Muslim Leaders Say Faith Gaining Ground In U.S.
Houston Chronicle – 7/5/08
Despite the terrorist attacks of Sept. 11, 2001, acceptance of Islam politically and socially is on the increase in the U.S., National Muslim leaders gathered in Houston said Saturday. “American Muslims have become an important global force,” said Sayyid M. Syeed, director of the Islamic Society of North America’s Office of Interfaith and Community Alliances in Washington, D.C. The 45-year-old organization, the largest Islamic group in the country, holds regional conferences to promote Islam and engage larger communities. They also hold an annual national conference for Muslims and non-Muslims. Syeed told Muslims attending the South Central Conference at the Westin Galleria that Islam has made great political strides in the U.S. since the terrorist attacks that brought down the Twin Towers in New York. Keith Ellison, a House Democrat from Minnesota, was elected in 2006, and Andre Carson, a House Democrat from Indiana, was elected in 2008. Both are Muslim. “And all of this happened after 9/11,” Syeed said. The attacks made two changes in America, he said. “Suddenly America became aware of the presence of Muslims in America.” American institutions, particularly religious organizations, invited Muslims to groups and committees. “Wherever there are Protestants, Catholics and Jews around the table, there is an urge to get Muslims nominated and invited,” Syeed said.
Some Clergy Want Out of Wedding Duty
Sacramento Bee – 7/1/08
Some clergy think churches should divorce themselves from the wedding business. The controversy over same-sex marriage – along with a growing sense that many couples who marry in churches never return – has prompted faith leaders to say it’s time to reconsider how California couples tie the knot. After the California Supreme Court ruled gay marriage legal, the bishop of the Episcopal Diocese of California began encouraging all couples to marry outside the church. “I urge you to encourage all couples, regardless of orientation, to follow the pattern of first being married in a secular service, and then being blessed in the Episcopal Church,” Bishop Marc Handley Andrus wrote his clergy June 9. This model is used by many European countries, according to John Witte, director of the Center for the Study of Law and Religion at Emory University. He said that approach has been practiced in France, the Netherlands, Belgium, Scandinavia and other countries for many years.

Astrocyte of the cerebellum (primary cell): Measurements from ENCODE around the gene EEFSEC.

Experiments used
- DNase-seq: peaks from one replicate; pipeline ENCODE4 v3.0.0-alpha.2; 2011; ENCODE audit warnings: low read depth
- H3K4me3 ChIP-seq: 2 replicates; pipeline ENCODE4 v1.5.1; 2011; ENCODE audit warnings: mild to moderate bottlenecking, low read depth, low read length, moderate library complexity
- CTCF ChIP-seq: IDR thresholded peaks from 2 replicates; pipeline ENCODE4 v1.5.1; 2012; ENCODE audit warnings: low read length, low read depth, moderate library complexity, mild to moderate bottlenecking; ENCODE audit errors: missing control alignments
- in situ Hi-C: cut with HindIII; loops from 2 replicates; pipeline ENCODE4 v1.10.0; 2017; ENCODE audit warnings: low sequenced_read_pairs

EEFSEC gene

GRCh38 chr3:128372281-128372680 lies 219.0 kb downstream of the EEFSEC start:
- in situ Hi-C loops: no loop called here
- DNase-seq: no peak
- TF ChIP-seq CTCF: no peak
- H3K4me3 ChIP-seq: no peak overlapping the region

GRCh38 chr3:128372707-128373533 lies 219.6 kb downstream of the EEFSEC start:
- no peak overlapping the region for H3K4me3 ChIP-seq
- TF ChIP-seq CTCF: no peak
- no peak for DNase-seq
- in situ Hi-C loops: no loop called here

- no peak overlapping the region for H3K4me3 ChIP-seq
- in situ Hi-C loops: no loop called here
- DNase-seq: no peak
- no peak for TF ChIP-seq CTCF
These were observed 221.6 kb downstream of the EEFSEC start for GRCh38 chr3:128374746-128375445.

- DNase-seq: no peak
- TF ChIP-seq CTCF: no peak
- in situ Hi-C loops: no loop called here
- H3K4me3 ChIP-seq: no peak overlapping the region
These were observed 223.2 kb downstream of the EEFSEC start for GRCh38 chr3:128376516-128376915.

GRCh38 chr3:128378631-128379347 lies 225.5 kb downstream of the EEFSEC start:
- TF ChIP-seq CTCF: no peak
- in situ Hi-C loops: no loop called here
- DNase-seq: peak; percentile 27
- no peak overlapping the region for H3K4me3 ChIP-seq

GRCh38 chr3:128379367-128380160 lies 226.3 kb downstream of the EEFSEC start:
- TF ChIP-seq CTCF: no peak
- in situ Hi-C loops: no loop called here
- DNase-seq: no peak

Put Them Out to Pastor
Washington Post Op-Ed by Richard Cohen – 7/1/08
The pilgrim is making little progress. In a futile effort to convince faith-voters that he is one of them, John McCain paid a visit to the Grahams of North Carolina — father Billy and son Franklin. After the meeting, not a word was said about the Grahams’ past indiscretions concerning Muslims or Jews, and neither, for that matter, was an endorsement proffered. The next guest was country singer Ricky Skaggs. He did better. He got lunch. McCain plods a cruel treadmill. He has thus far sought the endorsement of the extremely purple Rev. John Hagee and the equally purple Rev. Rod Parsley. Both of them were later asked to unendorse on account of offensive things they’ve said. But to paraphrase Hyman Roth in “The Godfather,” this is the business they’re in. Billy Graham’s observations about Jews were made a long time ago and were imparted in confidence to Richard Nixon and his secret White House tape recorder. The two ruminated about the power and influence of Jews, with Graham adding a bit of original investigative reporting: “They’re the ones putting out the pornographic stuff.” Had he peeked? Graham apologized for such remarks and said he no longer held such views, and everyone, including me, takes him at his word. His lasting damage, I offer as an aside, was to persuade the young George W. Bush to abandon his wastrel ways, at which he excelled, and instead seek the path that has led him to where he is now, a calamity for the nation and the world. Graham’s burden is heavy indeed. But the transgressions of Franklin Graham are much more recent and more to the point. After the terrorist attacks of Sept. 11, 2001, Franklin Graham called Islam a “very evil and wicked religion.” As preachers are wont to do, he amplified his remarks to include “mainstream” Islam, alleging that the Koran preaches violence. He is known throughout the Muslim world for these remarks and therefore is hardly a figure a presidential candidate should visit.